John Bolton appeared to scoff Wednesday at suggestions the United Nations would pursue a harder line toward North Korea in the aftermath of its successful rocket launch that for the first time put a satellite into wobbly orbit.
The launch Wednesday touched off speculation that North Korea, with help from Iran, was moving closer to developing an intercontinental ballistic missile capable of delivering a nuclear strike at the United States or any of its allies.
Bolton, the former United Nations ambassador under President George W. Bush, called it "a big deal," but told Fox News' Greta Van Susteren that U.N. Security Council threats of additional sanctions won't do any good.
The Security Council condemned the launch as a violation of previous sanctions imposed in 2006 and 2009 banning North Korean missile and nuclear tests.
"They obviously weren't deterred by the existing sanctions, and with good reason," Bolton said. "Every step North Korea takes closer to a true, deliverable nuclear weapons capability, the more they believe that the United States and other countries that are worried will come to try to negotiate with them.
"So it's not that their successes breed stronger reactions against what they are doing," he continued. "They think that the rest of the world will play into their hands, and for 20 years they have been right about that."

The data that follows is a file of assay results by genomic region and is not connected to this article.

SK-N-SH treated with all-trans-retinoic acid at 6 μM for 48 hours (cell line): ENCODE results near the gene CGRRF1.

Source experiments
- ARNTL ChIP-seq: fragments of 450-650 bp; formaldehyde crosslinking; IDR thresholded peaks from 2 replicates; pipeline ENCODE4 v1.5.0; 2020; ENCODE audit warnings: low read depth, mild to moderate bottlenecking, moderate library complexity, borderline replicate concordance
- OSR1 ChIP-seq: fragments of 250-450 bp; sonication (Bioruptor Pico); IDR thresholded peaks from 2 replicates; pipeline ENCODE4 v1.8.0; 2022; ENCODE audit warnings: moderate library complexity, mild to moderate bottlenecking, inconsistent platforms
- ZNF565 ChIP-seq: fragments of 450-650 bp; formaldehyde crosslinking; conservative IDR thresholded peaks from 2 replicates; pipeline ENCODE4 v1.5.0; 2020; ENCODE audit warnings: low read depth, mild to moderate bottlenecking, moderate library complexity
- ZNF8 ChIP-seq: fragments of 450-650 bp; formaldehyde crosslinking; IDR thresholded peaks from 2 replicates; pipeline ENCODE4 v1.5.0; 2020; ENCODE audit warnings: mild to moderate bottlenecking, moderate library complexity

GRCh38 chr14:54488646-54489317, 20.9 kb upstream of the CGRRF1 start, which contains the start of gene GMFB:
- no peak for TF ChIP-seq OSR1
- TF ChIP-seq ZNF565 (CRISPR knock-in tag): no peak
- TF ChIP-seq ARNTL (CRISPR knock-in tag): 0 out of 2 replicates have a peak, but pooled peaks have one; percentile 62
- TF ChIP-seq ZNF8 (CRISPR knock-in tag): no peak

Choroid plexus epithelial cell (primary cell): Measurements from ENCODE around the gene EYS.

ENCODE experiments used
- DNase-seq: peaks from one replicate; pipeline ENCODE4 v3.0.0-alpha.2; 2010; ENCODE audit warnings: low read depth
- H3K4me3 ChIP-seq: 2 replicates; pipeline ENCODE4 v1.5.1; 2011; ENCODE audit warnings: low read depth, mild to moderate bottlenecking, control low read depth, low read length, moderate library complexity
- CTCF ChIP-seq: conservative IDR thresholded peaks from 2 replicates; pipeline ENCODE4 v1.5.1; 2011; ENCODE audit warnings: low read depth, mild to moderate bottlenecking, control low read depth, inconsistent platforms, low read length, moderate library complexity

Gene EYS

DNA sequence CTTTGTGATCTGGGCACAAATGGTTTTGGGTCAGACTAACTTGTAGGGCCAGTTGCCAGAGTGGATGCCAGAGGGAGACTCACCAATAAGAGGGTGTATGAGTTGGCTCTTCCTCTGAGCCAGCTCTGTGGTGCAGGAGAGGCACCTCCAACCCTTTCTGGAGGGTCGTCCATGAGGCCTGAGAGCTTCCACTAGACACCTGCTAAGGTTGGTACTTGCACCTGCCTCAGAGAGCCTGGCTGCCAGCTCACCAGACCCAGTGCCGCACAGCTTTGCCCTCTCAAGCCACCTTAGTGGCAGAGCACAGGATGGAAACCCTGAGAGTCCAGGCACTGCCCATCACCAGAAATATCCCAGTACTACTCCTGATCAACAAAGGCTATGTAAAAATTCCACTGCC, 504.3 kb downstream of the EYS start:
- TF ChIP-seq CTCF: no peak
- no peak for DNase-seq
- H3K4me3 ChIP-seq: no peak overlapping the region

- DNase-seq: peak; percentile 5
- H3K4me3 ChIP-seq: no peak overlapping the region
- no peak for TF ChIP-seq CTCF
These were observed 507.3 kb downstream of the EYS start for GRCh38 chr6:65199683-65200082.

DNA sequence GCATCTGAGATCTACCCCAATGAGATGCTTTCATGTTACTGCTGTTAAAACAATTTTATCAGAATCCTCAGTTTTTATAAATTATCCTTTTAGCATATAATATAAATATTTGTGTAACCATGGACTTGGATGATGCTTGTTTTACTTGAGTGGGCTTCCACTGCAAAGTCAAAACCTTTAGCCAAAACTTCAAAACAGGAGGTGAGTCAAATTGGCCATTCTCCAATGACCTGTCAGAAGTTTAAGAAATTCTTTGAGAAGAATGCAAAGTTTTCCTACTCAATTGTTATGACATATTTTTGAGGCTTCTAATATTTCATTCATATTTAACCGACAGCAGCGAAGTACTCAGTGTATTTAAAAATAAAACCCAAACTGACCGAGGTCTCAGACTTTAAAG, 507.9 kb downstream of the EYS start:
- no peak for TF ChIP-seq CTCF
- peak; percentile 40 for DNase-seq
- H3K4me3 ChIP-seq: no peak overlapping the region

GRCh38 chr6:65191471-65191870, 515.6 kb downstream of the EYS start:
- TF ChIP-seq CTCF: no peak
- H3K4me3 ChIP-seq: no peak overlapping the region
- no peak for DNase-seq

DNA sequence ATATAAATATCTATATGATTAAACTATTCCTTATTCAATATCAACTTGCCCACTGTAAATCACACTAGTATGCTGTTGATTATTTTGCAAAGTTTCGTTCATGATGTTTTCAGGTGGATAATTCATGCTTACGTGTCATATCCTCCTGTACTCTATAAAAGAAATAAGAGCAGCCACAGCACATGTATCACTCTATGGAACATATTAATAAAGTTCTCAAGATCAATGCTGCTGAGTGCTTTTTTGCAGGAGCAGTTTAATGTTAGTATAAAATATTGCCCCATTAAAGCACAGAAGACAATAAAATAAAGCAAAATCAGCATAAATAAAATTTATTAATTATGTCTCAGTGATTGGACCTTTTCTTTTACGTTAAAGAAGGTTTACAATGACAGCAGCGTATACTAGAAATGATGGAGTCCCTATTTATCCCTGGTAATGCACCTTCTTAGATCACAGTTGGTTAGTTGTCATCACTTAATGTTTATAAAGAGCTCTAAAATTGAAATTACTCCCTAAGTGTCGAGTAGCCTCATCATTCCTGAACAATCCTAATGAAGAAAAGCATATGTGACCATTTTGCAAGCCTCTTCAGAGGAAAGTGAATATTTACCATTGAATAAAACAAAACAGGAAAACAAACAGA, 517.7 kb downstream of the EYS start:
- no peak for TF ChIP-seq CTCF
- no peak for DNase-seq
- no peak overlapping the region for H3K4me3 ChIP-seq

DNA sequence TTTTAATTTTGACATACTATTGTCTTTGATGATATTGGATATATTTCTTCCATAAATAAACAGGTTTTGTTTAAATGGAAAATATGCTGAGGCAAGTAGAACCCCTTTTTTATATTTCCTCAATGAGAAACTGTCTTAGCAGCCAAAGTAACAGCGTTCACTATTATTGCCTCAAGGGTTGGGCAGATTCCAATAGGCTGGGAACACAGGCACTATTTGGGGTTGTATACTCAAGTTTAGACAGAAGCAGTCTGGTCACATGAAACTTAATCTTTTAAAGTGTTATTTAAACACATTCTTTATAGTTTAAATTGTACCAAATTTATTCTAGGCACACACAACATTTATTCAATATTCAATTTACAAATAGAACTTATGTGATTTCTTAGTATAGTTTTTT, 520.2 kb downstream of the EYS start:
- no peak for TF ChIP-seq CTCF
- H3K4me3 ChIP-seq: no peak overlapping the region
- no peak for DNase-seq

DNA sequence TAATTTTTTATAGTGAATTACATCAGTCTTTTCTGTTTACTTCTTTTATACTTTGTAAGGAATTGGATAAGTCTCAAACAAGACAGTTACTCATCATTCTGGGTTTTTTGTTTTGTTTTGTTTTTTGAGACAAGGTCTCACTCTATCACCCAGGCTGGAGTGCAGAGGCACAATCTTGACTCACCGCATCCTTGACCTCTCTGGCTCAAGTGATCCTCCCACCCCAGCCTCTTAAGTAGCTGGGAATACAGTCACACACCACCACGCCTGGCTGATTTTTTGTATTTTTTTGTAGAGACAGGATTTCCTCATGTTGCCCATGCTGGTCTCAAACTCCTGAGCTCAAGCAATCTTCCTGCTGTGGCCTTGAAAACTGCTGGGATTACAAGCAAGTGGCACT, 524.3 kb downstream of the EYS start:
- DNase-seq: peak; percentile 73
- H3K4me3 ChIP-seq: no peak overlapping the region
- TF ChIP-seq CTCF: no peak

Bolton, pointing to Iran's efforts over the past 15 years to help North Korea develop its ballistic missile technology, dismissed Pyongyang's claim the launch was aimed only at putting an earth surveillance satellite into orbit.
"This has nothing to do with launching . . . weather or communications satellites, which is what both North Korea and Iran are saying," Bolton said, adding that the fact "they got something into orbit at all is noteworthy."
"South Korea, an incredibly prosperous society, has itself failed to orbit satellites," Bolton noted. "So for this impoverished, and the most heavily sanctioned regime on earth, [to do it] tells you about U.N. Security Council sanctions."
"It is a big deal, every step of the way," he added.
With the launch, North Korea joined a fairly exclusive club of only 10 nations that have put a satellite into orbit. The launch caused a stir even in China, a long-time ally of North Korea, which warned Pyongyang a month ago not to attempt it.
On Wednesday, the Chinese government said it "regrets" the launch, but gave no clear indication if it would support further actions by the United Nations.
Bolton said unless China takes a harder line, North Korea can be expected to continue with its efforts aimed at intimidating the United States.
"They have succeeded in that before. And China, which could bring enormous pressure on North Korea, gets away with issuing statements about regret," he told Van Susteren.
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